Federal officials are in "a heightened posture" looking to thwart any hackers who may be targeting today's hotly contested Senate race in Alabama, where allegations of sexual misconduct against the Republican nominee, Roy Moore, have upended a once-presumed Republican victory, according to a top Homeland Security official.
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This morning, officials from the Department of Homeland Security held a "coordination call" with state and local counterparts in Alabama, and similar conference calls are expected throughout the day, said Chris Krebs, who is acting as the under secretary for DHS' National Protection and Programs Directorate.
Hoping to become the next U.S. senator from Alabama, Moore, a former Alabama Supreme Court chief justice, is facing off against Democrat Doug Jones, a former U.S. attorney.
During the presidential campaign last year, cyberthieves successfully stole voter-related information from the Illinois election system, and more than 20 other states had their systems scanned by hackers.
"We learned our lessons last year," Krebs told reporters today, warning that the hackers "will be back."
That's why authorities have made cybersecurity for states "a priority going forward" and are taking steps today to help state and local election officials in Alabama, according to Krebs.
"They know we’re here to assist," Krebs said. "We've been working with them kind of 'Game Day' planning for quite some time now."
He noted that a "protective security adviser" and a "cybersecurity adviser" from DHS are in Montgomery, Alabama, sitting "side by side" with state officials. DHS took similar steps last month, helping state officials in Virginia and New Jersey keep tabs on the cybersecurity of special elections for governor in their states.
Krebs emphasized that DHS is only there to offer "services and support."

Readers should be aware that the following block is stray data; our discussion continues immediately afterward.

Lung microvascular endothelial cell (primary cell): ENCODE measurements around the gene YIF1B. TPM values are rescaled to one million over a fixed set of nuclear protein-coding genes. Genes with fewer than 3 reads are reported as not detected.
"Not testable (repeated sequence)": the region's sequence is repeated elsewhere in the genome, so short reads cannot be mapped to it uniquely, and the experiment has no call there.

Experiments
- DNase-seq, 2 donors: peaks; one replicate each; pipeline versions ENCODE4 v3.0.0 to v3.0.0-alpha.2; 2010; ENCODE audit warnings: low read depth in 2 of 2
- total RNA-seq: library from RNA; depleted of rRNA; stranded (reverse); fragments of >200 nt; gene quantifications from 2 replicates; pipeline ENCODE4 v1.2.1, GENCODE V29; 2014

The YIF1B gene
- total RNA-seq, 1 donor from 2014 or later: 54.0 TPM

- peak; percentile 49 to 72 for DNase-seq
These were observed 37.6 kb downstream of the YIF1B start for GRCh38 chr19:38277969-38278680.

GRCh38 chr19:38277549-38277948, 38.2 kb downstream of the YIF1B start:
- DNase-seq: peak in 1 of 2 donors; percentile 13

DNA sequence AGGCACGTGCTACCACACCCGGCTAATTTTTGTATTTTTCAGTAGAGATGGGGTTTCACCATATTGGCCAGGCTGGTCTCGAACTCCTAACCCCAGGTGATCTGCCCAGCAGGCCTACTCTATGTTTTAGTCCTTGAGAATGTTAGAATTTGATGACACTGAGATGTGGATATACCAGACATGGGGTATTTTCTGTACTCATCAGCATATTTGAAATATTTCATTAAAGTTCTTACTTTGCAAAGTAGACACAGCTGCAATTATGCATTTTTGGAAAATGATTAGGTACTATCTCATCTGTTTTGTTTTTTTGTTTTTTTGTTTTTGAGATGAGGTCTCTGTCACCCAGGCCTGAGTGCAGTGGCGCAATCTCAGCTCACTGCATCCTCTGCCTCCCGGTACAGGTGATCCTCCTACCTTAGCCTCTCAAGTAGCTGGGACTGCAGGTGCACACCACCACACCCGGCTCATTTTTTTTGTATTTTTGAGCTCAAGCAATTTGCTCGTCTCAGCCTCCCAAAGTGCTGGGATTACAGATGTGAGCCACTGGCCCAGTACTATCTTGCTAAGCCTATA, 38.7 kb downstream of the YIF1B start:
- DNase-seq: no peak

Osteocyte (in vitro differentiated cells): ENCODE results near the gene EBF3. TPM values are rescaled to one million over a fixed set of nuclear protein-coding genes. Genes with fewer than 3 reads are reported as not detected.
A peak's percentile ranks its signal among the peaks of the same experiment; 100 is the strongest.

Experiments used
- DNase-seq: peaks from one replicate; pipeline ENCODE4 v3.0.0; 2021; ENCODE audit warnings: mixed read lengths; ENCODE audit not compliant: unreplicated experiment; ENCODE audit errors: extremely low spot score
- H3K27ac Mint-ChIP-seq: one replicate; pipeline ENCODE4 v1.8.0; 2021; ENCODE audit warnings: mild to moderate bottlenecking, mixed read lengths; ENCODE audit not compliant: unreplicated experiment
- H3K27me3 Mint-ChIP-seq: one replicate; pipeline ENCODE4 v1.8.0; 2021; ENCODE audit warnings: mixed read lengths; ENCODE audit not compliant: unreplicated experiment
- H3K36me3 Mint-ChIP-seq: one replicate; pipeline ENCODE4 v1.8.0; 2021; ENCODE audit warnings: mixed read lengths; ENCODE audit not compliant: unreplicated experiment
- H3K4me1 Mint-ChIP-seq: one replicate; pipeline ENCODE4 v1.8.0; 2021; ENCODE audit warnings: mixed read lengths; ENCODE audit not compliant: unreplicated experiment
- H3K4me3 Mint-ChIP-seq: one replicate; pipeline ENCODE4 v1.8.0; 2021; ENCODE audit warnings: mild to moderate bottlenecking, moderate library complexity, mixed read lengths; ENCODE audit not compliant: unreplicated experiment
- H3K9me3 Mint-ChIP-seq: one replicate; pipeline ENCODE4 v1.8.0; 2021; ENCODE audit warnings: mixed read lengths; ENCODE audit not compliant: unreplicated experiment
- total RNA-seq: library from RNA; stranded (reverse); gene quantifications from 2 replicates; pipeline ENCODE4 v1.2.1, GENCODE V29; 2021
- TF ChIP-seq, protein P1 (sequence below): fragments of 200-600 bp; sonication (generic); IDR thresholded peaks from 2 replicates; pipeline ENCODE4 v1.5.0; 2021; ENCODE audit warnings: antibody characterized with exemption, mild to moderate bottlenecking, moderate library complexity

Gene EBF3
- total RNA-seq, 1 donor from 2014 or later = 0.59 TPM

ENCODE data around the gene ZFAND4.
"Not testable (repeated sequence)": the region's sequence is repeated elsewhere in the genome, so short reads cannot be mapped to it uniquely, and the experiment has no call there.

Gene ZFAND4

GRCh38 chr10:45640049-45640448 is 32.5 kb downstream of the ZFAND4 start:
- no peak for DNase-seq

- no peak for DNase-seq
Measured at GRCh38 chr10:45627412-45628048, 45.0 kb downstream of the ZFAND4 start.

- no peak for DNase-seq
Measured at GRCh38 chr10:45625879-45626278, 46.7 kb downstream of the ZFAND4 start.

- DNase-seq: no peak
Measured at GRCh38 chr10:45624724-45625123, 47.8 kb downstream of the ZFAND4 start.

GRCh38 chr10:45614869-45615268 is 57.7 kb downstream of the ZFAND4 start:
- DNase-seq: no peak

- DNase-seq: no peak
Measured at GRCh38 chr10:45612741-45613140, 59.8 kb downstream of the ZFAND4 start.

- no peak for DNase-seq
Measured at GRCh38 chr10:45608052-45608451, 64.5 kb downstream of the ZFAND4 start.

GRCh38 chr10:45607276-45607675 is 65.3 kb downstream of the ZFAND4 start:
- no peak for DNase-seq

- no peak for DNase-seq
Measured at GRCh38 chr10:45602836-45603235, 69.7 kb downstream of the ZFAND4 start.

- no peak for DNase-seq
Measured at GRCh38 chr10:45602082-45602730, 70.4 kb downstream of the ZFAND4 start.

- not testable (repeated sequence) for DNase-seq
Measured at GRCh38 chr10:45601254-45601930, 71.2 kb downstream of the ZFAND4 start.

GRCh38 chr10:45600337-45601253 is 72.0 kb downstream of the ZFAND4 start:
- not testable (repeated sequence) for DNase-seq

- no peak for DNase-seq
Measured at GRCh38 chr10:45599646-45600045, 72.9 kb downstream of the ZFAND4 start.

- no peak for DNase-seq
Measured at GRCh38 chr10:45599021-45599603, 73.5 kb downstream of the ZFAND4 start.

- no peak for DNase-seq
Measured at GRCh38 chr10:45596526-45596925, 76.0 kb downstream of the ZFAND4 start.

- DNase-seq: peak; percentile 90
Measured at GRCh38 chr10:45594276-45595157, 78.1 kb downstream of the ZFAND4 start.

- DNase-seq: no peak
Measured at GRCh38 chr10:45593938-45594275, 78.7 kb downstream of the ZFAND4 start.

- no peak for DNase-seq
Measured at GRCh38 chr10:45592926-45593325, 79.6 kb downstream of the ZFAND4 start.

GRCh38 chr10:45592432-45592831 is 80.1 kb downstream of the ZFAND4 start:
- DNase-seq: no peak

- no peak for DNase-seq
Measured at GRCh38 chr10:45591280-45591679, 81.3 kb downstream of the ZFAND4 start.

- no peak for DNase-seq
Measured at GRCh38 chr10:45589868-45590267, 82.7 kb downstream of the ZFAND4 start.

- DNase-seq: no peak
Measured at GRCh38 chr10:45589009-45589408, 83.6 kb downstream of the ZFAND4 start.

"States manage their elections; that is a constitutional truism," he said. "We’re not getting in the way of that."
Instead, DHS offers states "a range of services," including "cyber hygiene scans" that regularly check state or local government systems for issues or vulnerabilities, he said. "For me it's a no-brainer. ... It doesn't cost anything to the states. It's free, and [it's] just a good insurance policy."
Krebs said he is "not aware" of any cyberactivity targeting today's election in Alabama.
"What I’m worried about is undermining the broader confidence in the vote," he said. "My [ideal] outcome is ensuring the American people have confidence that their vote matters when they show up to vote -- whether it's at a state, a mayor, county commissioner or for president."
As for DHS boots on the ground in Alabama, Krebs said: "We're not necessarily looking for anything. What we are doing is providing them technical support in the event that over the course of the day they see something. ... If there is something to detect, how do we respond? How do we ensure the integrity of the vote from a security perspective? How do we communicate with the people of Alabama?"
He said that if cyber-related issues arise, it's important to make sure Alabamans hear from a "trusted voice" and have confidence that their vote counts.
Speaking with reporters today, Krebs also said he was "really excited" that last night the House passed its version of the "Cybersecurity and Infrastructure Security Agency Act," which he said clarifies certain questions surrounding federal efforts on cybersecurity.
In particular, Krebs praised the legislation for proposing a change to his department's name.
"'National Protection Programs Directorate,' or 'NPPD,' doesn’t really tell you much of what we do," he noted. "'The Cybersecurity and Infrastructure Security Agency' does. The sign on the tent tells what we do."
He's now working with the Senate to make it into law, and he hopes that will happen "sooner rather than later," he said.